Vaccinated Powhatan man receives antibody treatments after contracting delta variant
POWHATAN, Va. (WWBT) - Powhatan resident Thomas Cooper and his wife did what many vaccinated Virginians and Americans have been doing for weeks: Taking a vacation to visit family not seen in more than a year.
Unfortunately, Cooper says he brought back more than just new memories.
“We got back from Florida around Sunday afternoon and I felt a little weak, and I was experiencing body aches,” Cooper said. “Sure enough, I had COVID.”
Cooper says the doctors at Patient First - where he got tested - confirmed that he and his wife both contracted the delta strain of the coronavirus, which has quickly become the most dominant strain of the disease in the United States.
Cooper says he and his wife are both medical professionals and received the Pfizer vaccine in the early phases of the rollout. Despite experiencing some symptoms of the disease, Cooper says he believes the vaccines kept the worst of the symptoms at bay.
“My symptoms probably would have been worse if I didn’t have the vaccine,” Cooper said.
But not wanting to take any chances, Cooper says his wife recommended that he also seek alternative treatments to ensure that his condition didn’t get worse. The search led him to Infusion Solutions, a Henrico health clinic that specializes in infusion therapies to help people who caught COVID-19, even after getting the vaccines.
Medical Director Dr. Patrick Oliver says his clinic has already served more than 100 eligible patients with antibody infusions, designed to boost the immune system to better fight back the COVID-19 infection.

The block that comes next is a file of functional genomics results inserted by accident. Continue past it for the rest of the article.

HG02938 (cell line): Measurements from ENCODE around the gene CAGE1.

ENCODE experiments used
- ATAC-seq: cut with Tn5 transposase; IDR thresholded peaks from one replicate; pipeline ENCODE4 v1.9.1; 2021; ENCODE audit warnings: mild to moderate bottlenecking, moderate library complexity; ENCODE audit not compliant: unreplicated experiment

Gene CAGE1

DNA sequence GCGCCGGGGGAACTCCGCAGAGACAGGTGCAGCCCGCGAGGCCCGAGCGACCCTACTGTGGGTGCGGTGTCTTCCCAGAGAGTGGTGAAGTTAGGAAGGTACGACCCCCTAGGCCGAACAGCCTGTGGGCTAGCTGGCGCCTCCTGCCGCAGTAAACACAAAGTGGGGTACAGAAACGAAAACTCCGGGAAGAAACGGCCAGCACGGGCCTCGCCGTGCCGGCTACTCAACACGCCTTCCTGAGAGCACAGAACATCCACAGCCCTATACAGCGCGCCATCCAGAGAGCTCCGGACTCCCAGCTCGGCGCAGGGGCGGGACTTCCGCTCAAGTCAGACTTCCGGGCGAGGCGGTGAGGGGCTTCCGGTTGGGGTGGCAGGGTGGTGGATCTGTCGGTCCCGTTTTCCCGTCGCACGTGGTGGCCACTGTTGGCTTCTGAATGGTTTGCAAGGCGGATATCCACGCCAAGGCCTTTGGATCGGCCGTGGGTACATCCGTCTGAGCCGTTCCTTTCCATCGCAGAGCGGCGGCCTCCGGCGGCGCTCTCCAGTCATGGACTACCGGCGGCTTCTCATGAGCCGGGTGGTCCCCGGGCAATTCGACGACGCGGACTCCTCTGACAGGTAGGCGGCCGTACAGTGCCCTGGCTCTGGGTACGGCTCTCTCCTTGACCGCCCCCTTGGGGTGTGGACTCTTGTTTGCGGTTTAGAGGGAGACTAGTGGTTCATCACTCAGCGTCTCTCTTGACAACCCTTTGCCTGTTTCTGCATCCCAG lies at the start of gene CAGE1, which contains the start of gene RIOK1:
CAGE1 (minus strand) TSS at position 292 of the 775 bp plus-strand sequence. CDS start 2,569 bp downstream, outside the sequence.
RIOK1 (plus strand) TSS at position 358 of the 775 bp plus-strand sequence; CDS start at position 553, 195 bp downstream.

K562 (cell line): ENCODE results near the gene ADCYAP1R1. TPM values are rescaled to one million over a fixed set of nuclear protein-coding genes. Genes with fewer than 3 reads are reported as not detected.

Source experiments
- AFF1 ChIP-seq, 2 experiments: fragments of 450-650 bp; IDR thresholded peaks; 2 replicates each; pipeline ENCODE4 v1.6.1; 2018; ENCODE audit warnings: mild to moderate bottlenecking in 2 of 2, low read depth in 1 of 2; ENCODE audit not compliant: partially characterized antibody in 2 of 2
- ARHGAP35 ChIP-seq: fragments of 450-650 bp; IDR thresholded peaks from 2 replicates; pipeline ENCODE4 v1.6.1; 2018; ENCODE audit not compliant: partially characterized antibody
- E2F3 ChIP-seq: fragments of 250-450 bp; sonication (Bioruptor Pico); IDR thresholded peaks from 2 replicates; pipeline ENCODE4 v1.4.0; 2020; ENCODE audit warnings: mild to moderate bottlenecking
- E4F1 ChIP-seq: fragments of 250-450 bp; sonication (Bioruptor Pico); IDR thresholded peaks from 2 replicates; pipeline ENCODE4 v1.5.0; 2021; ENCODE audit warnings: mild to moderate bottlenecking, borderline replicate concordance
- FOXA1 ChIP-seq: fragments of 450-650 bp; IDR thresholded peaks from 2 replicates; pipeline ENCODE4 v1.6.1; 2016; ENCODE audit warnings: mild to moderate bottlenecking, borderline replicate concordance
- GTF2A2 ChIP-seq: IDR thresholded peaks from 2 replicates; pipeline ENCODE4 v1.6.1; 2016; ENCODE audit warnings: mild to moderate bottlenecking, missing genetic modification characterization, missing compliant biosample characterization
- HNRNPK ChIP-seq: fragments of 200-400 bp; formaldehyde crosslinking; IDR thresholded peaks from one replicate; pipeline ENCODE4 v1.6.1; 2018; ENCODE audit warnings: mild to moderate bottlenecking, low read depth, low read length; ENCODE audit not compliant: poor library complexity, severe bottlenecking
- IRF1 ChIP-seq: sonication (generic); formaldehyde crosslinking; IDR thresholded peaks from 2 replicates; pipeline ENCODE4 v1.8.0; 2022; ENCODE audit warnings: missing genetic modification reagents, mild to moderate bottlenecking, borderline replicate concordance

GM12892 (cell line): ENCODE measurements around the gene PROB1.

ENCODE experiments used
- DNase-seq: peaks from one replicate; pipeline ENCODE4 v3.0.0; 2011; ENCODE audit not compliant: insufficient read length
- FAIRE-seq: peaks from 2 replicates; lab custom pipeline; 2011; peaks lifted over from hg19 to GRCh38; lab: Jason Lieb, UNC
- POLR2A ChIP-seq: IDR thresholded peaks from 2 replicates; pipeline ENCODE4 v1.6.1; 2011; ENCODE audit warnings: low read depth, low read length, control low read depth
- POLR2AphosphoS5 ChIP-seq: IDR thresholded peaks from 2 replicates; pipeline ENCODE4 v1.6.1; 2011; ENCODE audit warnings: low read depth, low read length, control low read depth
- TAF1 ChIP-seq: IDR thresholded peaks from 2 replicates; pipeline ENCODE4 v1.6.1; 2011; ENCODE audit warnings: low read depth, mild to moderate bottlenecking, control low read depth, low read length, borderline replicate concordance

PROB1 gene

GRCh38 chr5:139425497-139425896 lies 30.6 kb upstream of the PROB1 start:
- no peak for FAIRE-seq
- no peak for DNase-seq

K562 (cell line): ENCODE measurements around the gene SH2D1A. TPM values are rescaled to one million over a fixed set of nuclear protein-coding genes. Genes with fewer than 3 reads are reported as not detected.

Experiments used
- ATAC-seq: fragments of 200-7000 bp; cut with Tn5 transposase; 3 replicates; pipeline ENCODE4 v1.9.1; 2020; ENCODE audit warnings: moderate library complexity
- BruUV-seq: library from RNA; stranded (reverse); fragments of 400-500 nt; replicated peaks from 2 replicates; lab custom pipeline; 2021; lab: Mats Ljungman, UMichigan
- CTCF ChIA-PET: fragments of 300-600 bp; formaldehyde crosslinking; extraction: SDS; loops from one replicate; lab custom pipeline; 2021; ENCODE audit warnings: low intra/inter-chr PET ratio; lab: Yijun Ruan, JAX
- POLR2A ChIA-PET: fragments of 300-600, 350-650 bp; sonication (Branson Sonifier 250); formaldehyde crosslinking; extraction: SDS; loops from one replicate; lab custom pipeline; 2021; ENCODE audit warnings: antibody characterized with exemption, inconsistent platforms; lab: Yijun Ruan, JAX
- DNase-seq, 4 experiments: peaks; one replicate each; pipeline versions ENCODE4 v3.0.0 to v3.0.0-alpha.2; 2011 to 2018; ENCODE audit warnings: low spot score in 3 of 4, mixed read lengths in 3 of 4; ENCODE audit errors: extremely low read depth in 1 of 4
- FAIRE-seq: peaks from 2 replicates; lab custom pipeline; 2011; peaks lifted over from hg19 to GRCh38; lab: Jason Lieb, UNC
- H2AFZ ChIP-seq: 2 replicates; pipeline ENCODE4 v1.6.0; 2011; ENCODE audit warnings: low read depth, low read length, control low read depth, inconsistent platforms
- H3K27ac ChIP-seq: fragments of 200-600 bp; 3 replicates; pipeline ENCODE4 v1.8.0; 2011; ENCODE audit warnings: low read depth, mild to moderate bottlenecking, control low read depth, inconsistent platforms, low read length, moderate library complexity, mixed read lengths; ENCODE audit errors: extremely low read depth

“The monoclonal antibody, and it basically gives you immunity within about an hour,” Oliver said. “Even if you get infected, it decreases how sick you possibly get.”
The treatments are done in one of the company’s six COVID suites. In order to be a candidate for monoclonal antibody therapy, patients must have at least one factor that would place them at high risk for severe COVID-19 infection:
- Age ≥65 years BMI >25 kg/m2
- Chronic kidney disease
- Immunosuppressive disease or immunosuppressive treatment Cardiovascular disease or hypertension
- Chronic lung disease
- Sickle cell disease
- Neurodevelopmental disorders or other conditions that confer medical complexity
- Having a medical-related technological dependence (not related to COVID-19)
Oliver says these antibody IV infusions are intended for people with pre-existing conditions who have COVID symptoms but have not yet developed the severe disease, but as effective as they can be, he says the treatment is by no means a replacement to the vaccines.
“This is a pandemic that has killed over 600,000 Americans. I mean it’s real, it’s as contagious as a COVID is, but the difference is it’s deadly,” Oliver said.
As Cooper recovers, he hopes people will learn from his circumstance and not get too comfortable as cases pick up.
“I was sick, but imagine how sick I could’ve been if I wasn’t vaccinated,” Cooper said. “I do believe the vaccine works for the people who have it, for the people who don’t have it, it would help your family and other people to have this extra covering of protecting people you know and you don’t know.”
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